Issue 4: The Gender Gap in College Enrollment and Success

Issue 4: The Gender Gap in College Enrollment and Success
Since the 1980s, women have soared in college attendance and graduation, leaving men behind. This gap is expected to increase in the United States. The college gender gap has become a policy issue in many countries, especially western, industrialized nations. This gender gap has serious implications because a college degrees is linked to higher earnings, increased civic participation, marriage and family stability, rates of incarceration, and national economic competitiveness in a global environment. As males fall behind women in college completion, many well-educated women will not find marriage partners with similar values and interests. Young men with only a high school education or below have become the “big losers” as income gaps between the rich and poor grow in the United States.
Research and Policy Questions: Why are men underrepresented in colleges and what accounts for the turnaround since the 1980s? To what extent is this problem caused by fewer high school seniors enrolling in college and to what extent is it caused by more mature women compared to mature men returning to college? Why do many young men choose not to go to college? Do young men see college, for example, as a continuation of the type of schooling they have grown to dislike in high school? Do they receive less encouragement from families and teachers? Can young men get high-paying jobs right after high school more easily than young women?
Another important area of research centers on the responses of institutions of higher education to the decline in the proportion of male students. Do admissions officers and equal educational opportunity program directors consider the under-representation of men as a “policy problem” deserving attention? What programs are underway to increase the participation of men and what evidence do we have of their success? What new college and university programs and changes in educational strategies in the college classroom would increase the interest of young men in college and prevent them from dropping out?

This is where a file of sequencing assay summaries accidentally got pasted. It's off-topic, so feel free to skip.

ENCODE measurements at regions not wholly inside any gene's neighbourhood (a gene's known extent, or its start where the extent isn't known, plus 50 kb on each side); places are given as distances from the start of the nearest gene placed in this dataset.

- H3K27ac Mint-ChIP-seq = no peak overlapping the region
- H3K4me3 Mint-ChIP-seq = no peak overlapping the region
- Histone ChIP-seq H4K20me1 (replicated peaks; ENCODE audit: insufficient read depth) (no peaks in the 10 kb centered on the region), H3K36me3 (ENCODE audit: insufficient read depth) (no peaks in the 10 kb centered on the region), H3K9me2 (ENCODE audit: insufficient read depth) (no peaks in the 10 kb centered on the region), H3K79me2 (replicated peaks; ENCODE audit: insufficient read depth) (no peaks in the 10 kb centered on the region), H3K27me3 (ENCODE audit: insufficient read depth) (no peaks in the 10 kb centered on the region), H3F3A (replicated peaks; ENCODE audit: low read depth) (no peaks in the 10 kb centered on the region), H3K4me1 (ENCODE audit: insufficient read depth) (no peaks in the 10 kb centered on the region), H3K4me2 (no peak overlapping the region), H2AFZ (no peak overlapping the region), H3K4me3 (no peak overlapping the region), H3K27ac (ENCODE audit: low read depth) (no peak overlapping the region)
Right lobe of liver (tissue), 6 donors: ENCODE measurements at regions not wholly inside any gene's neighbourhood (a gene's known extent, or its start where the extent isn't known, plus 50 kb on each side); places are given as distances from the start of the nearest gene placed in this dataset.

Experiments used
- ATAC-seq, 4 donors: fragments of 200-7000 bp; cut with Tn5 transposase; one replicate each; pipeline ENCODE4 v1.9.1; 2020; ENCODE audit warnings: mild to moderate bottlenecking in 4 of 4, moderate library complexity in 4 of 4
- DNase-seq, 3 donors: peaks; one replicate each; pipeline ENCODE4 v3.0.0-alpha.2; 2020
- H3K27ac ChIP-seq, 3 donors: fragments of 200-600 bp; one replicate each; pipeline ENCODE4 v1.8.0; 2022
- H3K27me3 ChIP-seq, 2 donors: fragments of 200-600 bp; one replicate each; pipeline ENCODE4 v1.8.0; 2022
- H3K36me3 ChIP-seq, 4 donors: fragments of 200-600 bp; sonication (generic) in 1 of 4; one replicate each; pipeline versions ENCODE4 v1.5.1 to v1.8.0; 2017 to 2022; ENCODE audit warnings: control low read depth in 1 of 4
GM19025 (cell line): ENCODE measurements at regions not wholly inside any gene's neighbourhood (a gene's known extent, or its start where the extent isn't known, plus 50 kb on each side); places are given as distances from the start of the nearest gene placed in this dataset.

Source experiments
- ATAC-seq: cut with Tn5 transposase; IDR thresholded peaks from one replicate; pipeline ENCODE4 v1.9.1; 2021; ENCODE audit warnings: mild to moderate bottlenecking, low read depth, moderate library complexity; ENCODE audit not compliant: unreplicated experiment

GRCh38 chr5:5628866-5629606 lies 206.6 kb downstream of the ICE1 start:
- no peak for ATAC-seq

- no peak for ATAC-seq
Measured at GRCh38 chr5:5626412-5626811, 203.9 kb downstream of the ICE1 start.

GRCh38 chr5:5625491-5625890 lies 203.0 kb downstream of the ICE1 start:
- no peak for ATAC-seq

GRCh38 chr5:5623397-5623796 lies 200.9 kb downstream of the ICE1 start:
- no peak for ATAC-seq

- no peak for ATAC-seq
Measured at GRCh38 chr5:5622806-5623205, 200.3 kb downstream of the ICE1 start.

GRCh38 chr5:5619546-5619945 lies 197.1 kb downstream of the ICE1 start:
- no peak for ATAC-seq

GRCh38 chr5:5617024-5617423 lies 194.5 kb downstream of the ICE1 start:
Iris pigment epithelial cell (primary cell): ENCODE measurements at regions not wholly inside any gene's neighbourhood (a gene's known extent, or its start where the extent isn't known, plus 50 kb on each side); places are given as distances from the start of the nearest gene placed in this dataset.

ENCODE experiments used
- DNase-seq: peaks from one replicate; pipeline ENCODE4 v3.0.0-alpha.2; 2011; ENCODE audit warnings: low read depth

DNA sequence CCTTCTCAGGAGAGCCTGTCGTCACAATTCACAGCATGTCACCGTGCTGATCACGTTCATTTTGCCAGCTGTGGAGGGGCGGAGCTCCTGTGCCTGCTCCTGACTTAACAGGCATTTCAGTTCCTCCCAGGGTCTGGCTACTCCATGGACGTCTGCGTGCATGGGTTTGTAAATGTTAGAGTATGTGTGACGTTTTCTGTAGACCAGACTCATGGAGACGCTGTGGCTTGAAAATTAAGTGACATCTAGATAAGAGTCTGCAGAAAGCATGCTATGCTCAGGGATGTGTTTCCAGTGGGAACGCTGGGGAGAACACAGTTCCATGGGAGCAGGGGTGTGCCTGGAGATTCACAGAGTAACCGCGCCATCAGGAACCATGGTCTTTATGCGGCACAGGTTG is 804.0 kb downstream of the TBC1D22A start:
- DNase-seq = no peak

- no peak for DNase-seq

Sources:
1. Sum, A., Fogg, N. & Harrington, P. (2003). The growing gender gaps in college enrollment and degree attainment in the U.S. and their potential economic and social consequences. Boston Center for Labor Market Studies: Northeastern University.
These researchers find that the gains in college attendance and degree attainment have been far greater among young women than young men and projections suggest the college gender gap will increase. The report is particularly useful in pointing out links between college degrees, fewer men are now earning and desirable economic and social outcomes, such as reducing unemployment and underemployment, boosting the productivity levels of firms, increasing real annual earnings, increasing civic engagement such as volunteerism and voting, reducing crime rates and incarceration, increasing marriage rates, increasing the fathering of children within marriage, and increasing the educational and economic prospects of their children.
2. Jacob, B. A. (2001). Where the boys aren’t: Non-cognitive skills, returns to school and the gender gap in higher education. Economics of Education Review, 21, 589-598.
Using longitudinal data from a nationally representative cohort of eighth grade students in 1988, Jacobs identifies factors related to the college enrollment gap. These include lower high school achievement among males, working 20 hours a week or more during high school, growing up in a single-parent household, higher economic returns to a college education for women compared to men, and non-cognitive skills, such as grades (which measure in part willingness to comply with school demands). Males also are more apt to dislike school and say that they would rather work and earn money than attend college.

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